2,000-year-old artefacts discovered in Hyderabad


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Archaeologists have found 2,000-year-old artefacts and signs of what could be an ancient glass industry, in Pagidimarri village of Kangal mandal in Nalgonda district, Hyderabad. Sunki Reddy Narayanreddy, a farmer owning 20 acres of land, alerted archaeologists about finding artefacts that were similar besides idols and other items in his 20-acre land and also in neighbouring area.

2,000-year-old artefacts discovered in Hyderabad
Surya idol [Credit: Deccan Herald]

“When we visited the field, we found black ware, red ware, chocolate ware, pestle and dabber (an engravers’ pad, seal) dating back to 1st century to 3rd century AD, which is 1,800 to 2,000 years old. Satavahanas and Ikshvaku dynasties ruled the region,” P. Nagaraju, assistant director, Department of Archaeology and Museums, TS government said. The most interesting find was glazed pottery shreds in red, black, navy blue and green colours dating back to medieval period.

“These enamel items indicate existence of glass industry. The items are used for manufacturing bangles and other glassware,” according to Bhanumurthy, former Chief Care-Taker of the department, in undivided state.

2,000-year-old artefacts discovered in Hyderabad
Early pottery and other items found at the site
[Credit: Deccan Herald]

He added, “The site has not been disturbed. It is suitable 100 per cent for excavation.’’ Satavahana Empire spread across Central India during ancient times. It was based at Kotilingala, Telangana and other prominent centres like Junnar and Prsthistana in Maharashtra.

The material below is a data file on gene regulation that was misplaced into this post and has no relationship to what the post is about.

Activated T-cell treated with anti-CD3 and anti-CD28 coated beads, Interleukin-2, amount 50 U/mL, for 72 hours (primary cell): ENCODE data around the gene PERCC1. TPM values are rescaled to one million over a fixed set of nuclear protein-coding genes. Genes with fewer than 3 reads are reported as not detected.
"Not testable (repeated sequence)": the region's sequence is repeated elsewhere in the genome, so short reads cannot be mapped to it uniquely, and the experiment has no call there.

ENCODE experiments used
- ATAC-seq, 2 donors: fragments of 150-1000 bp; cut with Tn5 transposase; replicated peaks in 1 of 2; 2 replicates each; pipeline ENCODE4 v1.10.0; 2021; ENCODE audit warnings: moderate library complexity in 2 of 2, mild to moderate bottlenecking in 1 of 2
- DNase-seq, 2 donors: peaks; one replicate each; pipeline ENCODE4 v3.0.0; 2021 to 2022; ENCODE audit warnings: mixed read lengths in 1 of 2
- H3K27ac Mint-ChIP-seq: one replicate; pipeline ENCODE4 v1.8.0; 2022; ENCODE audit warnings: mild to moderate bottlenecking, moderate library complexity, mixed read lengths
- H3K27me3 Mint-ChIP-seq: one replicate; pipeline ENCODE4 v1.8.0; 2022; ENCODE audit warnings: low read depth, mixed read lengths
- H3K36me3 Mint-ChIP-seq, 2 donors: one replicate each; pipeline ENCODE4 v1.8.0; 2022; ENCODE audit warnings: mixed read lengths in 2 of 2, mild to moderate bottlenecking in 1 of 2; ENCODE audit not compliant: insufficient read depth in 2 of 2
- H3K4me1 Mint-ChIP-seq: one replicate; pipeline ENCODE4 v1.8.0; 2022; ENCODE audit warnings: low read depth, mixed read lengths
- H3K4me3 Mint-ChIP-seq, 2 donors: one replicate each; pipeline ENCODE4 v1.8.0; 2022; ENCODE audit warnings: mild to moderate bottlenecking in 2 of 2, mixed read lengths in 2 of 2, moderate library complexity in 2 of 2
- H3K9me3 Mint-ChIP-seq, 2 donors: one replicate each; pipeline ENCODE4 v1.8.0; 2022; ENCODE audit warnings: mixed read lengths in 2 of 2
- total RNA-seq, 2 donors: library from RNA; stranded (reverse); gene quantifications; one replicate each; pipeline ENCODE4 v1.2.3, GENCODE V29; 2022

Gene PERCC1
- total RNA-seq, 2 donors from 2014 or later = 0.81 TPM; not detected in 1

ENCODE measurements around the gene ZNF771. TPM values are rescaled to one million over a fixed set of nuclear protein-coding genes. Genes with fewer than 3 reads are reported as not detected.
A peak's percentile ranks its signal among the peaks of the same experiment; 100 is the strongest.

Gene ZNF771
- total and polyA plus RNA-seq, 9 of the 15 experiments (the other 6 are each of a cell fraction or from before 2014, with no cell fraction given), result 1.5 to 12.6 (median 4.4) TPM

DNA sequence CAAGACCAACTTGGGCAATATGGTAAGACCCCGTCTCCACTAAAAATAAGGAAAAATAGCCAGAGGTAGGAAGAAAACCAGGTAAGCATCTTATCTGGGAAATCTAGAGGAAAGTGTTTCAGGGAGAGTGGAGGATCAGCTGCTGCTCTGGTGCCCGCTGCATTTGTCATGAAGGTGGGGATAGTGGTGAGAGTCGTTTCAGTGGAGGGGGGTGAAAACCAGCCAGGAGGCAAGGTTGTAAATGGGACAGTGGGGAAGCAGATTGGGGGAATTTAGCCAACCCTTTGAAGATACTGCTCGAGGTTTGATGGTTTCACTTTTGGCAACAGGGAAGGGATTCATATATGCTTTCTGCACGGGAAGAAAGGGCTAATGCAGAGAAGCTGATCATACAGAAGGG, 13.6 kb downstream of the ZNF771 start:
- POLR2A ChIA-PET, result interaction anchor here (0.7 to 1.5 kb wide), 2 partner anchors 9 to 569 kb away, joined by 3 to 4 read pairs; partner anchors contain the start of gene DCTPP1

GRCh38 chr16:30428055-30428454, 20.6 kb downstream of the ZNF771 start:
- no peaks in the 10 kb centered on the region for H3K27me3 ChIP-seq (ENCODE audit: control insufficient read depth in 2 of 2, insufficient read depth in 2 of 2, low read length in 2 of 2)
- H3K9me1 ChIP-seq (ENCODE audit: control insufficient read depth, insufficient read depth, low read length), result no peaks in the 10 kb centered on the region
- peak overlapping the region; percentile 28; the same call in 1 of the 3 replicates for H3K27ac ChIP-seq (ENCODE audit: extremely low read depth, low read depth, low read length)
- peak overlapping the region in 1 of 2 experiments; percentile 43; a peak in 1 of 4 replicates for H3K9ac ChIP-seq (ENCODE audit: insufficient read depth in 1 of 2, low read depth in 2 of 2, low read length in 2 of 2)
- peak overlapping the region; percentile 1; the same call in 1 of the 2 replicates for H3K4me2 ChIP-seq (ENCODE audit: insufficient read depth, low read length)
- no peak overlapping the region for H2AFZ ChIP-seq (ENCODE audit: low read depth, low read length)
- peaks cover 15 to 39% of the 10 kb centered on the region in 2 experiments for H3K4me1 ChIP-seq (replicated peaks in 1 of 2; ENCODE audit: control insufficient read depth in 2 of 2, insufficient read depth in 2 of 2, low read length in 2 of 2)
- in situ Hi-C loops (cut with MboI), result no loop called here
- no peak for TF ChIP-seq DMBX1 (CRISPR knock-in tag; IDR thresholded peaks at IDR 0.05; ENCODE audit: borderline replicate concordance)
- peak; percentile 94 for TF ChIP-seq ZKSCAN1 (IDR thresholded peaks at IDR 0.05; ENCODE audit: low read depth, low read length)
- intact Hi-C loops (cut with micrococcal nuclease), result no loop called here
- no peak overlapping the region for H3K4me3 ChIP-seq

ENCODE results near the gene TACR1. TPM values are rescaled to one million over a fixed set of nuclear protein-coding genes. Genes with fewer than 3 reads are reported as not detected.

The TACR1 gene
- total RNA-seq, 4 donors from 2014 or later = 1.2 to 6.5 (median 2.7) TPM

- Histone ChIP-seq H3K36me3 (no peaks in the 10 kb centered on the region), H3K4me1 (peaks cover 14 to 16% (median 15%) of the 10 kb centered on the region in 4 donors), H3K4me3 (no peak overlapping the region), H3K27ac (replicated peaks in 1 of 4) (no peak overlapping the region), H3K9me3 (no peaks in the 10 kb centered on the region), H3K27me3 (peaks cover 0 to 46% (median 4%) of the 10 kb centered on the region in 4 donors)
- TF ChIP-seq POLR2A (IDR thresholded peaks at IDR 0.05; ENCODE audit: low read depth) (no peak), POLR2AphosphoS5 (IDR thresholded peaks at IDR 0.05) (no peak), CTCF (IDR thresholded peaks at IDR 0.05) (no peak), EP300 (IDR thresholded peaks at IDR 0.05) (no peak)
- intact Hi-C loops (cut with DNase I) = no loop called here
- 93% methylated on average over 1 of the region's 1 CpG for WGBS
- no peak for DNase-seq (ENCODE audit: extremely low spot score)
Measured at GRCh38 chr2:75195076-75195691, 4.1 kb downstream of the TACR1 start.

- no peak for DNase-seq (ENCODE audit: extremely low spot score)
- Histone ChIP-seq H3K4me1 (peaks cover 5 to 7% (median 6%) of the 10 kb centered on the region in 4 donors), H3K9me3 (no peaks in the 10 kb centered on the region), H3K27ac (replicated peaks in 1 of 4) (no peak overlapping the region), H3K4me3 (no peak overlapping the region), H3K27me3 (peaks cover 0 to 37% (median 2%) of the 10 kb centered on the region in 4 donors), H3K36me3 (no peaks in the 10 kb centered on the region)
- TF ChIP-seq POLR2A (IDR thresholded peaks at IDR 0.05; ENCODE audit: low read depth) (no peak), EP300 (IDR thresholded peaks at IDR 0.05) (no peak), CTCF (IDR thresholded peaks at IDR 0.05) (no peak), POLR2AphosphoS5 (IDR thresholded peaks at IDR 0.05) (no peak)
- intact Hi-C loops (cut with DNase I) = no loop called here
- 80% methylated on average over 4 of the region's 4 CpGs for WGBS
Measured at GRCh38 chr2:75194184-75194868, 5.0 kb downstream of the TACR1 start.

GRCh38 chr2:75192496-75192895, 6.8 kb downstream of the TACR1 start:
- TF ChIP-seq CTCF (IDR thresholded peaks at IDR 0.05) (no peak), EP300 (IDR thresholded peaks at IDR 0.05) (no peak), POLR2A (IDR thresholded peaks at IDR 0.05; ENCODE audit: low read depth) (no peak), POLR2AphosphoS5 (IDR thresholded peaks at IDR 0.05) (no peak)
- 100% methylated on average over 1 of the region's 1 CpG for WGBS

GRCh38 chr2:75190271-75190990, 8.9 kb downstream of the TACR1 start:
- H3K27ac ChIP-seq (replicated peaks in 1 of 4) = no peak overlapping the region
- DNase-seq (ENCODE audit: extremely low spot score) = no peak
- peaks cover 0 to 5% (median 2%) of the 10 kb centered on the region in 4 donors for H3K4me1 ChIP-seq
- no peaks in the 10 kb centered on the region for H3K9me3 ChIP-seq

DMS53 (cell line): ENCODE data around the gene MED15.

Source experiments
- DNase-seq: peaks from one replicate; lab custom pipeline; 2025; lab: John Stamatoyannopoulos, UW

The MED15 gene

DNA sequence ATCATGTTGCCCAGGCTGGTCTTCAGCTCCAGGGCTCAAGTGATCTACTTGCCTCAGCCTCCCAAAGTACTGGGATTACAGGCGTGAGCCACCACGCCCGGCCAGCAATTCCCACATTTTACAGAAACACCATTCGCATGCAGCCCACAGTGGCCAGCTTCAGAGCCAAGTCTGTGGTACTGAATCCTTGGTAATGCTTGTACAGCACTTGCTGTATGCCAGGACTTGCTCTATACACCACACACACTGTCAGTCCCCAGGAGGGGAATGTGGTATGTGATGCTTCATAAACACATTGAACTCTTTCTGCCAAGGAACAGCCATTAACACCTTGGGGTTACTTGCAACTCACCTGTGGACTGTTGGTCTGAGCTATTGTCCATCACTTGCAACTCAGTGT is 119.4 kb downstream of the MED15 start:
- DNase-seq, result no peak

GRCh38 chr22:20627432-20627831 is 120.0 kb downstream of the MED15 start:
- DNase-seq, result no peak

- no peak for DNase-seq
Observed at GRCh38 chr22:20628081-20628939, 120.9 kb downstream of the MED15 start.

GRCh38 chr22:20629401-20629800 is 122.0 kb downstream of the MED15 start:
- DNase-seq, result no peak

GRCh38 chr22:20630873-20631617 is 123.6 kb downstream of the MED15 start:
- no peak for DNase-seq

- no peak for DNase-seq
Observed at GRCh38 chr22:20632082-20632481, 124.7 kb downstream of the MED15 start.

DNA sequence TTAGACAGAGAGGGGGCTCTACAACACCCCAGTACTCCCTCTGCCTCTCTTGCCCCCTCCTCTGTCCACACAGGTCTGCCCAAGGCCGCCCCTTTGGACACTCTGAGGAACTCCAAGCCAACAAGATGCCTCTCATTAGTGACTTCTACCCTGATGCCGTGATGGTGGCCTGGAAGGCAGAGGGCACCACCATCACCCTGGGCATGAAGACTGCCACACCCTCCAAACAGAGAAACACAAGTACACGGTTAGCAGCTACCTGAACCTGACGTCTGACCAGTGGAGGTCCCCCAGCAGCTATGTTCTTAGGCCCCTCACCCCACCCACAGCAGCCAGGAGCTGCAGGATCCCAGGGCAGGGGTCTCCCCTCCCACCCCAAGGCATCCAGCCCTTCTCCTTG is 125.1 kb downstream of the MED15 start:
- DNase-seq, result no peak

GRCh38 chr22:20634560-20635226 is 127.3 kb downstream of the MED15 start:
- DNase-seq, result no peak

The founder of the Satavahana dynasty was Simuka. He and his successors established their authority from the mouth of the Krishna to the entire Deccan plateau. Nagaraju, who went around the area, also found a dilapidated ancient Shivalayam or Shiva temple.

2,000-year-old artefacts discovered in Hyderabad
A dabber [Credit: Deccan Herald]

“It looks like a very old Shivalayam. It is in ruins. There is a Nandi, Bhairava, Ganesh, Saptarsha Surya idol made of black stones and pillar on purna kumbham,” he said. According to archaeologists, the findings indicated continuous human settlement from early historic to medieval and present day in the region making it and a good site for taking up excavations.

“We brought the findings to the notice of Director of Archaeology and Museums, Ms N.R. Visalatchy. Once we get approval, we will take up excavation of the sites,” Nagaraju disclosed.

Author: C R Gowri Shankar | Source: Deccan Herald [April 29, 2016]



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